I remember distinctly two stories about laughter.
One of my seminary professors told the story to his students about when he was preaching on the humanity of Jesus Christ and mentioned the human things that Scripture says Jesus did. After stating that Jesus ate, drank, wept, and tired, he said that Jesus laughed. After the sermon a sharp-eared member of the congregation told him that the Bible never says that Jesus laughed, but calls him the Man of Sorrows. This made an impression on my professor, and he never preached that again. It also made an impression on me in seminary, and I have never said that off the pulpit either.
Although we never read that Jesus laughed during his earthly ministry, we do read that Jesus addressed the subject of laughter: “Blessed are ye that weep now: for ye shall laugh. Woe unto you that laugh now! for ye shall mourn and weep” (Luke 6: 21, 25).
The second story about laughter came after I preached on the sovereignty of God. A member of my congregation told me about a sermon on Psalm 2:4 that he had heard in his youth. Preaching on the text “he that sitteth in the heavens shall laugh: the Lord shall have them in derision,” the minister leaned profoundly over the pulpit as though he had something important to tell his congregation, and he said something like this: “Beloved, we know that God does not laugh at the wicked, because we read in John 3:16 that God so loved the world that he gave his only begotten Son.” When he said that, he denied the text in Psalm 2. He also gave the reason: the teaching that God laughs did not fit with his Arminian theology. He inadvertently showed too that he grasped the heart of Scripture’s teaching about the laughter of God: his hatred of the reprobate wicked. This incident showed my parishioner where his church was at that time in relationship to the gospel. Among other things, this sermon was instrumental in his eventual membership in the Protestant Reformed Churches.
The outstanding scriptural passage that teaches about Jehovah’s laughter is Psalm 2:4. There are other passages in Scripture that speak of God’s laughter: “The wicked plotteth against the just, and gnasheth upon him with his teeth. The Lord shall laugh at him: for he seeth that his day is coming” (Ps. 37:12–13); “But thou, O Lord, shalt laugh at them; thou shalt have all the heathen in derision” (Ps. 59:8). In the Lord’s laughter, Wisdom joins in: “I also will laugh at your calamity; I will mock when your fear cometh” (Prov. 1:26). The righteous laugh too: “The righteous also shall see, and fear, and shall laugh at him: Lo, this is the man that made not God his strength; but trusted in the abundance of his riches, and strengthened himself in his wickedness” (Ps. 52:6–7).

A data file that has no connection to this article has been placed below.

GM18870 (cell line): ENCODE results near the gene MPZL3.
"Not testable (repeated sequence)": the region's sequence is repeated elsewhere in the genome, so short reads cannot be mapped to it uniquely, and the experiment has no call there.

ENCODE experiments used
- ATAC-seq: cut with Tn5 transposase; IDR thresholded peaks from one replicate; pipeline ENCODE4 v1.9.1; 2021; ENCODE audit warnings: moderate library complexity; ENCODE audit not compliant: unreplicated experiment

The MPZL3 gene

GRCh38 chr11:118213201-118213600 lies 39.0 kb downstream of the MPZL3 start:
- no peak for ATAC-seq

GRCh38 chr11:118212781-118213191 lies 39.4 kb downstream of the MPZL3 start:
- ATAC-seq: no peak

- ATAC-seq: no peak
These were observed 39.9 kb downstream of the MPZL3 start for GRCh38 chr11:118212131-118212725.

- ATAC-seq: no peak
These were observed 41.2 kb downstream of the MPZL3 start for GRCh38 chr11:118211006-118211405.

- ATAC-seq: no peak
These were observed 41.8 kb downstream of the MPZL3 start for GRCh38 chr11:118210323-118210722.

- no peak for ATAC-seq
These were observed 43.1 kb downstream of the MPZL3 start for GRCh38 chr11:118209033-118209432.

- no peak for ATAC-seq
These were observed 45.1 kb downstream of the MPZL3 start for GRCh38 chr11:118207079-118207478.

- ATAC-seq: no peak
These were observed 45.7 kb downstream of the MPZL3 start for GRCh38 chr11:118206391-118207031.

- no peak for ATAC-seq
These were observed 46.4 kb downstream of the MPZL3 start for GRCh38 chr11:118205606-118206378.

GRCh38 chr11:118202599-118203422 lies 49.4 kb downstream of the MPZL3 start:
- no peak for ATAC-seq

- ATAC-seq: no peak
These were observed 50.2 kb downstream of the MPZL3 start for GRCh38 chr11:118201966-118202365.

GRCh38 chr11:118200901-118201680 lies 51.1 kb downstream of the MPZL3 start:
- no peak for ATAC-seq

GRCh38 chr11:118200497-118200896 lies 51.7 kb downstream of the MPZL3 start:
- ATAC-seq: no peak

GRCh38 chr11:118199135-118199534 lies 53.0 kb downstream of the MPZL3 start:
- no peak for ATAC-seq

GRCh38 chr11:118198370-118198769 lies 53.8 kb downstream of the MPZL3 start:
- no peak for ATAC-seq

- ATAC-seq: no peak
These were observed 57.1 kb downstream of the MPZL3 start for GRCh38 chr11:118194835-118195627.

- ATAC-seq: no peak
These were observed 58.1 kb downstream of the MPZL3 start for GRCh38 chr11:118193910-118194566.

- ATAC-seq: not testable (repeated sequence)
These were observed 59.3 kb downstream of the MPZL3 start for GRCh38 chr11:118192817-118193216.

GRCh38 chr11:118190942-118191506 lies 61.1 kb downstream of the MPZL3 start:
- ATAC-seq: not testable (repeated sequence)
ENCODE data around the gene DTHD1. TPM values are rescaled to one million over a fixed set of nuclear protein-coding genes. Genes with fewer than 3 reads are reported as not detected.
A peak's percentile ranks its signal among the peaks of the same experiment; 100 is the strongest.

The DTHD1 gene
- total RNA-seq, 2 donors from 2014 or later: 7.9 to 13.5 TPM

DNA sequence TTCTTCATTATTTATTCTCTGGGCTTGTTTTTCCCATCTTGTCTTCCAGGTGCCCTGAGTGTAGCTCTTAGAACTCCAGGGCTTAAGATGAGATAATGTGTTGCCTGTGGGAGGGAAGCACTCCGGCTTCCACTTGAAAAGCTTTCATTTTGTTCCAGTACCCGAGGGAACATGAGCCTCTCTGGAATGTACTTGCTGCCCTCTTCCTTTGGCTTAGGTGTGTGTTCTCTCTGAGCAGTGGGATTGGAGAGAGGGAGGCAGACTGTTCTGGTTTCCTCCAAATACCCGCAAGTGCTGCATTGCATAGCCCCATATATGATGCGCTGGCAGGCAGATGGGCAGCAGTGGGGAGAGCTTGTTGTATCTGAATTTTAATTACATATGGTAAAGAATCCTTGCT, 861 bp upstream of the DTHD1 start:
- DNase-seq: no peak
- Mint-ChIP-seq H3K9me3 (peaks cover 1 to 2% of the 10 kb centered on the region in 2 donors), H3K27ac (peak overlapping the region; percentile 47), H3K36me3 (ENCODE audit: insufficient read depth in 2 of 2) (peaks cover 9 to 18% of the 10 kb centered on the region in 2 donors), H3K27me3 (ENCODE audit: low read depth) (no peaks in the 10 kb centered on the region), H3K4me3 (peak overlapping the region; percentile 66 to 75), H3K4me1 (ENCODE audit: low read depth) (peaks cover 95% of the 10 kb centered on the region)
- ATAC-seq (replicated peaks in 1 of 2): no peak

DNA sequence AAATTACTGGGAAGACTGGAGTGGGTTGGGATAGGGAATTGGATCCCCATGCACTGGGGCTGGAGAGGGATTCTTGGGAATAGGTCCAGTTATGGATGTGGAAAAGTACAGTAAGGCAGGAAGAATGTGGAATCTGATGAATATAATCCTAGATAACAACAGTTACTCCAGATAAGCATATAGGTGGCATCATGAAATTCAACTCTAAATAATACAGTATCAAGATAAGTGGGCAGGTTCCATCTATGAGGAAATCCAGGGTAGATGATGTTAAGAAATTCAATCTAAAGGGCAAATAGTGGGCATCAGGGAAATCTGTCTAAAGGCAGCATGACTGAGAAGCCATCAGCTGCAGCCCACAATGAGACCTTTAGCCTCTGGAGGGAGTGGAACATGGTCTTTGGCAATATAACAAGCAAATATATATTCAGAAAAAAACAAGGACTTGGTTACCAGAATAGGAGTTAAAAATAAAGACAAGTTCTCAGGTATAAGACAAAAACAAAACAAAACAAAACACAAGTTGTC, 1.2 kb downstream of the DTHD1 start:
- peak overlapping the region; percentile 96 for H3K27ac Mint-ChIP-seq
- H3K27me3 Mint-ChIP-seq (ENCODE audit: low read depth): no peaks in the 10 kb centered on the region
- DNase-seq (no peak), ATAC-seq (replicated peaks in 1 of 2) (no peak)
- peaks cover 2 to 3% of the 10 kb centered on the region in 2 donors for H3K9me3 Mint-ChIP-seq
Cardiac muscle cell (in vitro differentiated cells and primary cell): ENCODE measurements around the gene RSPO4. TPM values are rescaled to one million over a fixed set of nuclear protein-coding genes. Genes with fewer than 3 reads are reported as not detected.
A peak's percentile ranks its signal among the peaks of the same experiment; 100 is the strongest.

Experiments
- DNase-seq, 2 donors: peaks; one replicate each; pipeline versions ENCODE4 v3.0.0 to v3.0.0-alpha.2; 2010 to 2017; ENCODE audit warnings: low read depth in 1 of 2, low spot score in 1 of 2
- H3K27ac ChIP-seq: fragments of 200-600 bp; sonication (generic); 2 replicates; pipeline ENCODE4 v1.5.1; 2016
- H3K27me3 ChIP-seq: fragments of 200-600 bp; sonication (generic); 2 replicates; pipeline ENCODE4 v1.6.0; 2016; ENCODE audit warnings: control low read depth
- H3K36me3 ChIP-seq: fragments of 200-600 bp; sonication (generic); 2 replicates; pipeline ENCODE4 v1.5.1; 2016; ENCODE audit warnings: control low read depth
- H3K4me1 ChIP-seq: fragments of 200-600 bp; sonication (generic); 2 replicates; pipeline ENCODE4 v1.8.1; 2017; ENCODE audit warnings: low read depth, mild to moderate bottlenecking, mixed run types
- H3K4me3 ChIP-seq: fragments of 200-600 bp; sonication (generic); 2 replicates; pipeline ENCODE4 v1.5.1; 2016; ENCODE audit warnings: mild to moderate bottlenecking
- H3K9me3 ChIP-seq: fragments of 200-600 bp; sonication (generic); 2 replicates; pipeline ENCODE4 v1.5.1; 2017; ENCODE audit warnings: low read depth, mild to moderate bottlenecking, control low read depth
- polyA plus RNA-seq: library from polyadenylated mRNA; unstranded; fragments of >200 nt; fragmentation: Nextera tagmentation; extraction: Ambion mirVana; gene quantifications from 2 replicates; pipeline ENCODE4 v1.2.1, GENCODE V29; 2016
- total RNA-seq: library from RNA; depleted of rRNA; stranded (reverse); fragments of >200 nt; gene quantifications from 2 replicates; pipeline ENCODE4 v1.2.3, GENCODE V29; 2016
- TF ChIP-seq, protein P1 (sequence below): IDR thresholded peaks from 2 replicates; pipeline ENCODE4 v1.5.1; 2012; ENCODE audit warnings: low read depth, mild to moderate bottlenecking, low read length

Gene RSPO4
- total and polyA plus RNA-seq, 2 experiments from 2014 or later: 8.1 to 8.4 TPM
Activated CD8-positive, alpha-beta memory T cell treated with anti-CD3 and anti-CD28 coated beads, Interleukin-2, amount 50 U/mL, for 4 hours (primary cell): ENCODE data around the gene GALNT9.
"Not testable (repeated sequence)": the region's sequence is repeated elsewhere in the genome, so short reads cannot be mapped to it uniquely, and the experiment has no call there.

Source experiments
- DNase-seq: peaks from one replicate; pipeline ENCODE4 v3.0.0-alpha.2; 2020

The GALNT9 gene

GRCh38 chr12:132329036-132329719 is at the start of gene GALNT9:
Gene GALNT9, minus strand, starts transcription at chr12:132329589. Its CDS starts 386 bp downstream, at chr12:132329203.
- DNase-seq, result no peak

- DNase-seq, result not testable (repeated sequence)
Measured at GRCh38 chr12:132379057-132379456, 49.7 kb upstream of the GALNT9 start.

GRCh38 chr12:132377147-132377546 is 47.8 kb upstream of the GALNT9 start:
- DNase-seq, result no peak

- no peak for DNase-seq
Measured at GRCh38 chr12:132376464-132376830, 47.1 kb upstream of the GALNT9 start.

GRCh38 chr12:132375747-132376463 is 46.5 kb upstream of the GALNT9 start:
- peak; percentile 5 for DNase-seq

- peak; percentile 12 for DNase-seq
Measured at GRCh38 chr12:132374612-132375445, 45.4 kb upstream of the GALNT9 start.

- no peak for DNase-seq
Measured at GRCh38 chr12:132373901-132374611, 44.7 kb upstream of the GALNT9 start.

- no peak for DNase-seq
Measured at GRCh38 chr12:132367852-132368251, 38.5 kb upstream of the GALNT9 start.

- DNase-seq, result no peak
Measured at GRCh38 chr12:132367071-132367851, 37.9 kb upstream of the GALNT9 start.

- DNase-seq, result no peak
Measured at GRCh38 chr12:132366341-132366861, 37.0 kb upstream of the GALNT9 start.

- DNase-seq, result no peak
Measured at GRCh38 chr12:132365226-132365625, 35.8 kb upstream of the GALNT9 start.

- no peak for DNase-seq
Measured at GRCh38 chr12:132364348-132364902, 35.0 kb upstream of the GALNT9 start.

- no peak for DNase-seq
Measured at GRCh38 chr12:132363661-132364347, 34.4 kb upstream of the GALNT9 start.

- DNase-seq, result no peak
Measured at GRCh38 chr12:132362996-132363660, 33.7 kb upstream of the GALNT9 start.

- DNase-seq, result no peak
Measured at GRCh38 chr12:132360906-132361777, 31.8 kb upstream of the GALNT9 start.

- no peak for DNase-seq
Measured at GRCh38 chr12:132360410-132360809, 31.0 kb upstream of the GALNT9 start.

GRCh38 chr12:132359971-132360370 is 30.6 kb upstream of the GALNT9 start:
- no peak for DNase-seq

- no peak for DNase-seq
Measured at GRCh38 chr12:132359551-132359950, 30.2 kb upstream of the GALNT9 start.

These passages about God’s laughter all occur in the context of the wickedness of the ungodly. After telling us of the raging of the heathen, their vain imaginations, and their taking counsel together against the Lord and his anointed in order to break the bands of God and cast away God’s cords from them, Psalm 2 says that God laughs. In Psalm 37, God’s laughter comes in the context of “evildoers” and “workers of iniquity,” who “prosper” and “bring wicked devices to pass,” and especially who plot against the just and gnash on them with their teeth. “The Lord shall laugh” at these evildoers. The uninspired but ancient title of Psalm 59 describes it as a psalm of David “when Saul sent, and they watched the house to kill him [David].” There David describes “mine enemies,” “workers of iniquity,” and “bloody men” who “lie in wait for my soul” and “belch out with their mouth” with “swords…in their lips.” The believer sorely pressed in such straits confesses that Jehovah “shalt laugh at them…[and] have all the heathen in derision.”
Those at whom Jehovah laughs are the reprobate ungodly.
The iniquity to which these texts refer is the history-long, general abounding of iniquity, together with animosity and persecution of God’s church, with Christ as its head, driven by the hatred of the wicked for God, his Christ, and his church, in which the goal is the complete destruction of the kingdom of God and the establishment of the kingdom of Satan.
This opposition culminated at the cross. In explaining the cross of Jesus Christ, the church confesses in Acts 4:25–28:
Who by the mouth of thy servant David hast said, Why did the heathen rage, and the people imagine vain things? The kings of the earth stood up, and the rulers were gathered together against the Lord, and against his Christ. For of a truth against thy holy child Jesus, whom thou hast anointed, both Herod, and Pontius Pilate, with the Gentiles, and the people of Israel, were gathered together, For to do whatsoever thy hand and thy counsel determined before to be done.